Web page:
The establishment of a presumption, by its very nature, indicates a preference by the legislature for facts to be construed in a certain manner. Absent a presumption in this statute, it would be a question of whether, by a preponderance of the evidence, a party could demonstrate that property was acquired through one of the methods listed in section 401(e). By incorporating section 401(f) into the divorce code, it follows that a result different from that which would occur in its absence was desired. See Fireman's Fund Insurance v. Nationwide Mutual Insurance, 317 Pa. Super. 497, 464 A.2d 431 (1983); see also 1 Pa.C.S.A. §§ 1921, 1922.
[ 361 Pa. Super. Page 513]
In further support of this holding, we note that the clear and convincing standard has been applied when dealing with other closely related presumptions.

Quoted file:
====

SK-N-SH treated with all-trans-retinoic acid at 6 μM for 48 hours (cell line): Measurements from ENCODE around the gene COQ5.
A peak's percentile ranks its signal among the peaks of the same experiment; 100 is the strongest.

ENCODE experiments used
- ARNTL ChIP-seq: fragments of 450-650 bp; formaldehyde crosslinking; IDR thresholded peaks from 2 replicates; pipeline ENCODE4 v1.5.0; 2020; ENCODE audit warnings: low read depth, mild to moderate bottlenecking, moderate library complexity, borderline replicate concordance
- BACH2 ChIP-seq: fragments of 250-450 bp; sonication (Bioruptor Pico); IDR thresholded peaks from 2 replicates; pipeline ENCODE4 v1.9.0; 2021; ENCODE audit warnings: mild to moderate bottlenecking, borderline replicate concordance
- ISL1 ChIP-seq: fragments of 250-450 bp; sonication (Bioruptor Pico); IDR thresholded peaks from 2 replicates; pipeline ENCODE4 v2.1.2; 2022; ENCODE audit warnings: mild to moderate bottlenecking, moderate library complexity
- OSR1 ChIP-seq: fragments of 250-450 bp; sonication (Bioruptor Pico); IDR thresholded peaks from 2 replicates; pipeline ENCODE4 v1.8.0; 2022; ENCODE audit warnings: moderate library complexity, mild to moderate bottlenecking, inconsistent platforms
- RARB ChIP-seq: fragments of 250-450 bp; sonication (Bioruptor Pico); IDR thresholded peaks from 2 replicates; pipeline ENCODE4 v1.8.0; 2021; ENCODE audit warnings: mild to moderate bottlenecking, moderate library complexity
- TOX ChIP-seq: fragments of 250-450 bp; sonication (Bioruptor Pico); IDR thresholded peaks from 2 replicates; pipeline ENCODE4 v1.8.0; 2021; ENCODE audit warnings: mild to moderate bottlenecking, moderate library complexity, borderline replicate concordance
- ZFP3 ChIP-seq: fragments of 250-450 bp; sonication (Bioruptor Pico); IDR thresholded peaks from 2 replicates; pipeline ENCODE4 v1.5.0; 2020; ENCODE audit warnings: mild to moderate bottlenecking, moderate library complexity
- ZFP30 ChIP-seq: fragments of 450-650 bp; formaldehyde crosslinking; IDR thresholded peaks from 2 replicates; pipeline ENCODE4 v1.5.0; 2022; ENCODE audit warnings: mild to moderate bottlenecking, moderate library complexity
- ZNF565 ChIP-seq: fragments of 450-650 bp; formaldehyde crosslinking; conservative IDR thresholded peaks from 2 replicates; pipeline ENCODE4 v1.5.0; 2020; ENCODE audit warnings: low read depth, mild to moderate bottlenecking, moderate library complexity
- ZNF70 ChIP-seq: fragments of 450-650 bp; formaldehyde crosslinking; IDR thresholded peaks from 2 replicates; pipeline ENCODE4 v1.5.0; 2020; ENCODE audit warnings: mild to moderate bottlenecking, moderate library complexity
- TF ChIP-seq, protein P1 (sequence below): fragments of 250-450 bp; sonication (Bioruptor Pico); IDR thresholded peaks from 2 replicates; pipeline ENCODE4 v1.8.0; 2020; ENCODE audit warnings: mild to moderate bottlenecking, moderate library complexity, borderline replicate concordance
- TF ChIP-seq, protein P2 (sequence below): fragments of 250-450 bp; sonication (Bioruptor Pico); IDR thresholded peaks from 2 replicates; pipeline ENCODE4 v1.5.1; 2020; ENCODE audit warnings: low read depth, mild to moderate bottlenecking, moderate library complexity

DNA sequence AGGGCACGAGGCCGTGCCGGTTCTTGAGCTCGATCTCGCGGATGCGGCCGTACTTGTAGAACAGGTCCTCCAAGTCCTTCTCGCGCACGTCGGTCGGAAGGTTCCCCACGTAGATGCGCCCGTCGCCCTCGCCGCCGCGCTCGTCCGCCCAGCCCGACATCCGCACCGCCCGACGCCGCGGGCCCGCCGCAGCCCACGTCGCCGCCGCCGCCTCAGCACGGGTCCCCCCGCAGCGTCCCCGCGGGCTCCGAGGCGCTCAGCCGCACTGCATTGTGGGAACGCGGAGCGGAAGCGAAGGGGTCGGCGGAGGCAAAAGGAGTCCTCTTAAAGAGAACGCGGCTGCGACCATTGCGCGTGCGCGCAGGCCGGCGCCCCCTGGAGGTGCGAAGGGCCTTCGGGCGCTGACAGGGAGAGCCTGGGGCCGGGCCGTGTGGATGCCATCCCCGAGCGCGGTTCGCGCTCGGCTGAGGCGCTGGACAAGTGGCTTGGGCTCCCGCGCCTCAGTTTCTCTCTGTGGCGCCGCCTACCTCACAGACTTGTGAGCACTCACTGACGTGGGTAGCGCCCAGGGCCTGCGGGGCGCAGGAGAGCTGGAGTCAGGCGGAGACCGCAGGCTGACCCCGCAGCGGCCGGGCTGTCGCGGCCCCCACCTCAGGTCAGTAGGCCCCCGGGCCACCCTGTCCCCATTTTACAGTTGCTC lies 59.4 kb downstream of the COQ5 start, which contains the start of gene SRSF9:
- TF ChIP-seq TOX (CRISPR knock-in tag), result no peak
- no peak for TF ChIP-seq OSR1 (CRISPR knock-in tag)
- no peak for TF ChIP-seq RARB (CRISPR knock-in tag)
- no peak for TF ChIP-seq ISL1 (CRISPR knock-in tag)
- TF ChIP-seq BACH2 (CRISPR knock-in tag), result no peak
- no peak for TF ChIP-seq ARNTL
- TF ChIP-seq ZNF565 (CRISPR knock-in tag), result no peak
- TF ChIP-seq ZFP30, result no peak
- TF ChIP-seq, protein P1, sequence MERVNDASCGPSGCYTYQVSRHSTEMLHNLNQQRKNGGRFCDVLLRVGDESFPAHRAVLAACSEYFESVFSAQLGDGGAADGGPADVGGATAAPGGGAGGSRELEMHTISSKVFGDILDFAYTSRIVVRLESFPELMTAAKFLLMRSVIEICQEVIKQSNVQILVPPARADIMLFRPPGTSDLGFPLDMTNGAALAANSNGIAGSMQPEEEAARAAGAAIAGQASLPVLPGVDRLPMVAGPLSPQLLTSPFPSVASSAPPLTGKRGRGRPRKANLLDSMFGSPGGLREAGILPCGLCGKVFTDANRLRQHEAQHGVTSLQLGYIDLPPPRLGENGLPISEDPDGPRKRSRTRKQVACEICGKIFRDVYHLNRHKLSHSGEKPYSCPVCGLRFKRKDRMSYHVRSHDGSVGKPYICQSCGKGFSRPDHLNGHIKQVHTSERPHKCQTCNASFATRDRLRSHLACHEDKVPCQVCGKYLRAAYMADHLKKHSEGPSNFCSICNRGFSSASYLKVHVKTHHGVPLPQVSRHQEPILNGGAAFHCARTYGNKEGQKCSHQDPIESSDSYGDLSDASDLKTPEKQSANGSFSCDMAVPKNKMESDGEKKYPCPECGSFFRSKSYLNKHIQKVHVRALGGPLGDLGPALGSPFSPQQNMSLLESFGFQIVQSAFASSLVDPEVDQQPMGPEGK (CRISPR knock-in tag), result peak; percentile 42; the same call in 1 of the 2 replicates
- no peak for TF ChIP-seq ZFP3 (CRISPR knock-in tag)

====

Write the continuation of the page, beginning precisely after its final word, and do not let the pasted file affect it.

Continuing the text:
This Court, in Madden v. Madden, 336 Pa. Super. 552, 486 A.2d 401 (1985), discussed the presumption of a gift and creation of an estate by the entireties when property or an account is placed in the names of a husband and wife. In order to overcome this presumption, the court determined clear and convincing evidence to the contrary was required. Madden, supra, citing In Re Holmes Estate, 414 Pa. 403, 200 A.2d 745 (1964). See also Brown v. Brown, 352 Pa. Super. 267, 507 A.2d 1223 (1986). Clear and convincing evidence has also been required before severing rights of parents in natural children. In Re Adoption of Michael J.C., 506 Pa. 517, 486 A.2d 371 (1984).
Additional examples of the application of a clear and convincing standard were set forth by the Common Pleas Court of Mercer County in Fox v. Fox, 22 D. & C.3d 1 (1982). In a well reasoned Opinion in support of finding the need for clear and convincing evidence to overcome the presumption of marital property in 23 P.S. § 401(f), the court noted instances where such proof is required: